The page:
• frame – more wheels or bigger wheels, both mean a longer, heavier and more flexible frame. Longer frame, albeit more stable, is harder to turn with. Flexibility means loss of energy. With more wheels you need more screws (more weight). When the 2nd wheel is 1 cm smaller, the axle has to be 5 mm lower and some frame models are quite thin at that 2nd axle point, thus prone to cracking.

  • 2nd wheel smaller – it's more difficult to buy new wheels for this setup, since they are usually sold in packs of 8 pcs of the same size. The two smaller wheels have a different rotational inertia and a different wear period. Also the wear-leveling wheel rotation pattern has to be modified accordingly.

  • shoe – with an increase in the flexing force affecting the ankle when using bigger wheels, you may find it hard to use speed-skating shoes. They tend to end no higher than the ankle joint, thus giving no support to it. Until you get the ankles stronger, you may have to resort to mid-high shoes.

  • weight – wheels can account for more than 60 % of the total skate weight, depending on the size and the number of the wheels (plus 2 bearings and 1 screw per wheel). Wheels of the same size can still have a different amount of the wheel mass, with more mass giving a longer life span, but also a worse conservation of the rotational momentum due to a different mass distribution.


  1. OOOO (4×100; 4×110) – this is the standard used by speed racers today

  2. OOO (3×110) – advanced fitness skater, big wheels for inertia, short frame for agility (can be good for a down-hill slalom race)

  3. OOoO (3×100+1×90; 3×110+1×100) – some models prone to frame cracking at the 2nd axle, minor benefits due to a lower shoe stance (more to the ankle flex, than to the skater's gravity centre)

  4. ooooo (5×80) – falling out of favour nowadays, some benefits due to a much lower shoe stance, other than that it's similar to 4×100, but with all negatives of small wheels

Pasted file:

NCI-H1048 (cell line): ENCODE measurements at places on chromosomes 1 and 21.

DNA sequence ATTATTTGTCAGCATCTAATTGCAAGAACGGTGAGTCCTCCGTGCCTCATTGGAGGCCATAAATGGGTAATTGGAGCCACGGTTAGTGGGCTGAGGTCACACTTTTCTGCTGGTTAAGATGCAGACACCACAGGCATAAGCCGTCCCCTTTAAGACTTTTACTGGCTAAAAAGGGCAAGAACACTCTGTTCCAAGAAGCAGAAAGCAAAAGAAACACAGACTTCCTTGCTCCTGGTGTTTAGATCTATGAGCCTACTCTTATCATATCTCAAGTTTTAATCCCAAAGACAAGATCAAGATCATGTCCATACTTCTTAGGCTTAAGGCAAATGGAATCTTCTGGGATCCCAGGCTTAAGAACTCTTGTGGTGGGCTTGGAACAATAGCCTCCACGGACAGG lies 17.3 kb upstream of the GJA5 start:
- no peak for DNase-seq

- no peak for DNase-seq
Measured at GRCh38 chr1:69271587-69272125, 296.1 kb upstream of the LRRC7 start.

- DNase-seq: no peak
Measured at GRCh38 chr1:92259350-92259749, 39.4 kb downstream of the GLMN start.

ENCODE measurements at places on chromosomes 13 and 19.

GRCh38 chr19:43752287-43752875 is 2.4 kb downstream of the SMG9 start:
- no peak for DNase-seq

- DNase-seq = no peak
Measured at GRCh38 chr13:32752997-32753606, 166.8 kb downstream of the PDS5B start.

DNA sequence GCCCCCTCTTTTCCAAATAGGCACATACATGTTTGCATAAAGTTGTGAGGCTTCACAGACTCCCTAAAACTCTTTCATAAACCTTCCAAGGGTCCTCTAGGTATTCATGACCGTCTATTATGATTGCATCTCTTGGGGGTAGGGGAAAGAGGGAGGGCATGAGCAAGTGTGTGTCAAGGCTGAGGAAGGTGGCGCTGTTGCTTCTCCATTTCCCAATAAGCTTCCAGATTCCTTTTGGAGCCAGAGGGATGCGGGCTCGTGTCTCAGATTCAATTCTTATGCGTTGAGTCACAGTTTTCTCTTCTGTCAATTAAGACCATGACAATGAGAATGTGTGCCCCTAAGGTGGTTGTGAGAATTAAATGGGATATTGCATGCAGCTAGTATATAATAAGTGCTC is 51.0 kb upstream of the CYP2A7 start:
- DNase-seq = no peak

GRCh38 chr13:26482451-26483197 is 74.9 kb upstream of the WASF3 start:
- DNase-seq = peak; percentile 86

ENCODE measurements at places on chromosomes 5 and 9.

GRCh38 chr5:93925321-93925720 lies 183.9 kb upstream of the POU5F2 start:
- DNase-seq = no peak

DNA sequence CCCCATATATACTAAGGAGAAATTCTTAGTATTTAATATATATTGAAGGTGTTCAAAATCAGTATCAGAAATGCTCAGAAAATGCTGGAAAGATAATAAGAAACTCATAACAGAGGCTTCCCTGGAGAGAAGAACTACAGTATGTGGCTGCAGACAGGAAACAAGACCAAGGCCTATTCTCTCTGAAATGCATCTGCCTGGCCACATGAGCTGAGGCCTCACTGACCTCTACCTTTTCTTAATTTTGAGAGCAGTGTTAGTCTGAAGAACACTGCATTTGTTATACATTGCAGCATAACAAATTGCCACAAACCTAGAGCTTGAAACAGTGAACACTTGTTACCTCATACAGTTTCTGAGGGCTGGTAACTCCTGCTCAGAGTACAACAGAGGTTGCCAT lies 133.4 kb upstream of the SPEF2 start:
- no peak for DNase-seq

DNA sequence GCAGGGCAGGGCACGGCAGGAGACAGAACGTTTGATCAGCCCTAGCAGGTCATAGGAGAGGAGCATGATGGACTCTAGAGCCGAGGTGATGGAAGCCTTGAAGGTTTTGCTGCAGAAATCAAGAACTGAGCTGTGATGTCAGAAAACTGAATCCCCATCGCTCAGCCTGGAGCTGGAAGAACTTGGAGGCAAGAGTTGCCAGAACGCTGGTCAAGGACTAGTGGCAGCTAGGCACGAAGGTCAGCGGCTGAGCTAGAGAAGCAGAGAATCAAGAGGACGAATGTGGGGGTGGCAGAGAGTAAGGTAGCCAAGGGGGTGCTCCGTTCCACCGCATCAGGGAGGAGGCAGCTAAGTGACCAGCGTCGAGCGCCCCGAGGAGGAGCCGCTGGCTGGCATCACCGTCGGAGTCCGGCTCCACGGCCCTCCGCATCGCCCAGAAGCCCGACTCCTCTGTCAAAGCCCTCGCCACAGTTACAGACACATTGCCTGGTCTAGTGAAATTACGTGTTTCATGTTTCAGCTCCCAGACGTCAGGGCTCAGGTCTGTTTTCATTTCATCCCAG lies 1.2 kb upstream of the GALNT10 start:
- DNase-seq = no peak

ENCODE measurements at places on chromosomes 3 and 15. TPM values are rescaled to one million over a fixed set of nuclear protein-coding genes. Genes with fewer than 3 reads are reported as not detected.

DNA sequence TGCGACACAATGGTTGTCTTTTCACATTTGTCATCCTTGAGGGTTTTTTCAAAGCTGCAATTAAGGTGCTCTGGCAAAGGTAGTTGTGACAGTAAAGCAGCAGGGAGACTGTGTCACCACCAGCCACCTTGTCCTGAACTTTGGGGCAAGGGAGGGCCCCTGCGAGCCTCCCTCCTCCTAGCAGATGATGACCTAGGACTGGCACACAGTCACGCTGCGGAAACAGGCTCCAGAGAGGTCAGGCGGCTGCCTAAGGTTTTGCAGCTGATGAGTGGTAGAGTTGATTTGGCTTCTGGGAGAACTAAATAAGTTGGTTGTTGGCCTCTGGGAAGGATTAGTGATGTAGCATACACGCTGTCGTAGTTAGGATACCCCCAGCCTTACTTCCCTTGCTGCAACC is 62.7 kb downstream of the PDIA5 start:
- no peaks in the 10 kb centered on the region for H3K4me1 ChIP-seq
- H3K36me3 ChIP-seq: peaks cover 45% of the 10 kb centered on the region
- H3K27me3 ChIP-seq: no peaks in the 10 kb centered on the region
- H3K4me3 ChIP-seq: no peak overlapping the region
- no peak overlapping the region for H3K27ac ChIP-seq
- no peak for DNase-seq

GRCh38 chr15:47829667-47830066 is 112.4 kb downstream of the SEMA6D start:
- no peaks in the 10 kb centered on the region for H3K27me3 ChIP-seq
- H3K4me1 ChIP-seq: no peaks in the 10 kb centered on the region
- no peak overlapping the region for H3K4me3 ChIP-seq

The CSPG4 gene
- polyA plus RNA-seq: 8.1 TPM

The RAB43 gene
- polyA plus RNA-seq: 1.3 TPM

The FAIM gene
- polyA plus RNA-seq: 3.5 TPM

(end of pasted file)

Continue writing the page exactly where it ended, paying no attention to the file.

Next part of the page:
Just to complement, the setups I have excessively skated for several years:

  • 2 × 80 mm / 80a, ABEC 5, plastic frame – didn't have spare bearings for the broken ones :o)
  • 4 × 80 mm / 80a, ABEC 7, aluminium frame
  • 4 × 90 mm / 82-85a, ABEC 7, bamboo frame
  • 3 × 90 mm + 1 × 80 mm / 82a, ILQ 9, aluminium frame
  • 3 × 100 mm + 1 × 90 mm / 86a, ILQ 9, aluminium frame
  • 4 × 100 mm / 86a, ILQ 9 Pro, magnesium frame
  • 4 × 110 mm / 85a, ILQ 9 Pro, magnesium frame
  • 3 × 150 mm pneumatic tyres, ABEC 5

The real reason for using O°°O or OO°O is to allow you to perform rail tricks more easily, and without grinding away the wheels so much as it allows the rail to touch the skate, rather than the rubber wheels.

OOO tends to give you a shorter wheelbase, which can allow you to spin and change direction more rapidly.

ooooo is quite stable at speed, and may allow you to accelerate faster, but is harder to turn.

  • Neither OooO, OOoO, nor 000 are for rail tricks, especially with wheel sizes 100mm+. Did you mistake it for O°°O?
    – charlie
    Commented Sep 17, 2012 at 12:17
  • Yes. Couldn't get those degree signs from my computer - thanks - have copied them into the correct place.
    – Rory Alsop
    Commented Sep 17, 2012 at 12:19

The different wheel combinations are based designs to overcome the limitations of 165 mm bolt spacing used on ice speed skating boots. When the manufactures decided to redesign the boot to take advantage of larger wheels they made frames with a 195 mm bolt spacing or added another mounting point like the Bont 3 point frames.

I still use the 5x80 mm wheel setup (ooooo) with my short track boots for summer training as I'm not interested in maximum speed and I'm too cheap to buy dedicated in-line skates.


Frames with 3 wheels are for people, mostly kids, who want big wheels but cannot manage a full length frame. Frames with 5 wheels were the standard when all there was were 84mm wheels. They are now mainly used for downhill skating or vintage speed skating. Nowadays people use a frame with 4 wheels, in speed skating they range from 100 to 110mm. You should probably start with 4x100mm and work your way up if you decide to stay in the sport.


I find I love the 3x125mm setup for generally everything, however the 4x90mm is just wicked and has a positive feel when skating. I feel more planted with this setup. I feel more confident and get a full workout. Its faster off the mark and generally a beast. I still cannot decide if I have a preference. I wanna try a 4x110mm then I will see.

  • This is all opinion, I'm afraid.
    – TrueDub
    Commented Nov 5, 2015 at 12:20